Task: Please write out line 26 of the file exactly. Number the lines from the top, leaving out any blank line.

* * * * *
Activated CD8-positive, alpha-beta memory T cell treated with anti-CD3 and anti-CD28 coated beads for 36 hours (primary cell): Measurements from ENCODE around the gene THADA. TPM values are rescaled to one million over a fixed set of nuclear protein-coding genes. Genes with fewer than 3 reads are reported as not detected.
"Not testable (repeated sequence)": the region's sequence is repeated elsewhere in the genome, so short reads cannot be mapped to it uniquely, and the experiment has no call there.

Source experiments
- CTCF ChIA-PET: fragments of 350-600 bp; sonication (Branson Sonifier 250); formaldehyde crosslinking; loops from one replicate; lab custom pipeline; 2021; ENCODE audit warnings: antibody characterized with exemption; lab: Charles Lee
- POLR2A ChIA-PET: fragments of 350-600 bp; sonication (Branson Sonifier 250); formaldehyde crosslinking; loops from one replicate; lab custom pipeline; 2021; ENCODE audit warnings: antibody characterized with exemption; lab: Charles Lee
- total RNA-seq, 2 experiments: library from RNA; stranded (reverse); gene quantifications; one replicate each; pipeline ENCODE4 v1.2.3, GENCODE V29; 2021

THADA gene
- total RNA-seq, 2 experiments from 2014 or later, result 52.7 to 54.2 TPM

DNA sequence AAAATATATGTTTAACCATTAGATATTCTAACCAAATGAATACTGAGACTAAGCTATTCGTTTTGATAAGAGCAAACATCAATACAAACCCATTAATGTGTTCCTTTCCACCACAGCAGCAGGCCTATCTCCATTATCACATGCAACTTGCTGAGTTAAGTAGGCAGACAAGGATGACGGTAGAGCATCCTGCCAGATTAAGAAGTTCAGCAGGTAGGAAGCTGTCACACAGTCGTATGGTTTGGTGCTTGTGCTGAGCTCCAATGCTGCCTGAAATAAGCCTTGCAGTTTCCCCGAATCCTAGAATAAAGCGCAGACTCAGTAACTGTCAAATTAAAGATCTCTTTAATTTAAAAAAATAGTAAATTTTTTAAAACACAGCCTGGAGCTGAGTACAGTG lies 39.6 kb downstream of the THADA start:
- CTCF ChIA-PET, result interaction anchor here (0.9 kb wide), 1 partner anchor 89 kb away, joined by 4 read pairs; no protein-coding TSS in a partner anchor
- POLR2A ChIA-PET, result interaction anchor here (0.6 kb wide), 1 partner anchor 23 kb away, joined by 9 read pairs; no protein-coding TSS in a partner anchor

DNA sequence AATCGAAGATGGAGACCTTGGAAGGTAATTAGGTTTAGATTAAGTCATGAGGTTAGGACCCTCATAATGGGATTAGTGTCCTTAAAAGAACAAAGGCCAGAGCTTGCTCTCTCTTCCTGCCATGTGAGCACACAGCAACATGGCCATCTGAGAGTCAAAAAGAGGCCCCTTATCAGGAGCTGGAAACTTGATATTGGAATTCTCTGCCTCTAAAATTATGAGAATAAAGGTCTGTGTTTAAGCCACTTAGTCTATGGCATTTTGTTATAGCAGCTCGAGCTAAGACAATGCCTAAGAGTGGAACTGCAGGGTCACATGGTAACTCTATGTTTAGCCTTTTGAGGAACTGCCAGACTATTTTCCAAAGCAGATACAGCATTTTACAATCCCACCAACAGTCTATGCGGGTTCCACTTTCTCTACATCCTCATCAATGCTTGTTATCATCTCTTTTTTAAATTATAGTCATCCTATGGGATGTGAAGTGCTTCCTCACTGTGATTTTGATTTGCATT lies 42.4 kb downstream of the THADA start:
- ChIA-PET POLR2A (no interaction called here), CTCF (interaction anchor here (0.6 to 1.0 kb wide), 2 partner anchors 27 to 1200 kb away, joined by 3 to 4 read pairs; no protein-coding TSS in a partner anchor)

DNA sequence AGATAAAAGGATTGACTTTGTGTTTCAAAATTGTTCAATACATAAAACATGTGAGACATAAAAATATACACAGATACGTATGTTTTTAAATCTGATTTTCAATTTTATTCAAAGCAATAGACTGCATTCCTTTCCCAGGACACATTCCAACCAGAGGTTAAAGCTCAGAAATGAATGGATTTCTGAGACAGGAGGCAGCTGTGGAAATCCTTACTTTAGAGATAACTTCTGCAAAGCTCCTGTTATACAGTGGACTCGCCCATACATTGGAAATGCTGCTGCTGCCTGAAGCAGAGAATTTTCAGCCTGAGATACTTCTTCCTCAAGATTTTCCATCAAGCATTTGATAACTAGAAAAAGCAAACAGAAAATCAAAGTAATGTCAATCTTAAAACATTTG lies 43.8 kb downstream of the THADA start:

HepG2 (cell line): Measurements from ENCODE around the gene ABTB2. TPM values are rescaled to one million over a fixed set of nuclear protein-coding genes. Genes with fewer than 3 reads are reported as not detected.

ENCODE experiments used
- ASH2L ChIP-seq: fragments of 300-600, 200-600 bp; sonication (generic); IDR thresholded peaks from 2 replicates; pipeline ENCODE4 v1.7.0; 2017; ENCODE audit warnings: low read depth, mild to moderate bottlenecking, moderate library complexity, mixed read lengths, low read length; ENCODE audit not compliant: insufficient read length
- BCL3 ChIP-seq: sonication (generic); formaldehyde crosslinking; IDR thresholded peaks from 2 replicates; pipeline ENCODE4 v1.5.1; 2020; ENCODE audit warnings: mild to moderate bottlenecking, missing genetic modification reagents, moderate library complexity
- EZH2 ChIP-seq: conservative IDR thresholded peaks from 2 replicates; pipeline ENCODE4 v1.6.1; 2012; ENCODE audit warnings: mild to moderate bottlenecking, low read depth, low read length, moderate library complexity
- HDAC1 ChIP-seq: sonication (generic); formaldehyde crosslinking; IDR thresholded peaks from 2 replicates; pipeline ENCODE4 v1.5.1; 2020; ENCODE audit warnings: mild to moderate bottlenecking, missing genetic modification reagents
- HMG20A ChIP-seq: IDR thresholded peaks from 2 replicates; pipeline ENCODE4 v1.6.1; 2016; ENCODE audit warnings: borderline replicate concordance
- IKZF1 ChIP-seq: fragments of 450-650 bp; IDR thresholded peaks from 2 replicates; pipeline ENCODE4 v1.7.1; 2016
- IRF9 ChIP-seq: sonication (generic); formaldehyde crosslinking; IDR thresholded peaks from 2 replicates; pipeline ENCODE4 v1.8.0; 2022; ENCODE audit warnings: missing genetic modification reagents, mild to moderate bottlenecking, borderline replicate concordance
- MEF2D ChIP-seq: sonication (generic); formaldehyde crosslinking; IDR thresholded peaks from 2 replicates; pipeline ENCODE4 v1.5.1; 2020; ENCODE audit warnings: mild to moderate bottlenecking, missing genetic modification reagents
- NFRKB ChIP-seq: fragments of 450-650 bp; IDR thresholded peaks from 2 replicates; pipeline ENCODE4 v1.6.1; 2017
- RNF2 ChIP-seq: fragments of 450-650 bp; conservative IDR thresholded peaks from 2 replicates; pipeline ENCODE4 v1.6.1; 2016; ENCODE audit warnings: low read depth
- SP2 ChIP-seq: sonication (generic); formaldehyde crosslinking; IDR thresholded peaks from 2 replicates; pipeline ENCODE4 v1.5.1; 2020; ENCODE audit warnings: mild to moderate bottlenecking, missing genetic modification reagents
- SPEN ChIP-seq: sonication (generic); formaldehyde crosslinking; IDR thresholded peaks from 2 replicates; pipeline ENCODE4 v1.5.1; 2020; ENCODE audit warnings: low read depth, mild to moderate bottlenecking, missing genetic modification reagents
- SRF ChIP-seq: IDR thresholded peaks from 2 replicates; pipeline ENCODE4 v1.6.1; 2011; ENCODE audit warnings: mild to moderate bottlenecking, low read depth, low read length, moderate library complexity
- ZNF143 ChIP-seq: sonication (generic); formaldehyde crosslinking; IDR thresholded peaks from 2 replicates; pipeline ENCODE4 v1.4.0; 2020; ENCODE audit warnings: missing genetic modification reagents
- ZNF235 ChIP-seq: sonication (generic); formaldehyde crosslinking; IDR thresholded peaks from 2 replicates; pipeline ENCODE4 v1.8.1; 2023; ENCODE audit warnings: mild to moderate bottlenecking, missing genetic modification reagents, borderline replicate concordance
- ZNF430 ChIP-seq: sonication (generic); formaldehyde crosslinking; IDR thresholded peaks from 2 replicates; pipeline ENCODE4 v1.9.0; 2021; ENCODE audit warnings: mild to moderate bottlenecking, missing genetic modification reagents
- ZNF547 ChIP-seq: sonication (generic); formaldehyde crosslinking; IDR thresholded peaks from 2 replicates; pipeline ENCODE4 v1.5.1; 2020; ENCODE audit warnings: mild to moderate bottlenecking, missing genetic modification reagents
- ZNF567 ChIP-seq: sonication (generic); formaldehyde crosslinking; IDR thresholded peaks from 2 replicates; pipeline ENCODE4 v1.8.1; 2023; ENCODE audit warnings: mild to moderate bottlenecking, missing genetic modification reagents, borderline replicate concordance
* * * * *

- RNF2 ChIP-seq: fragments of 450-650 bp; conservative IDR thresholded peaks from 2 replicates; pipeline ENCODE4 v1.6.1; 2016; ENCODE audit warnings: low read depth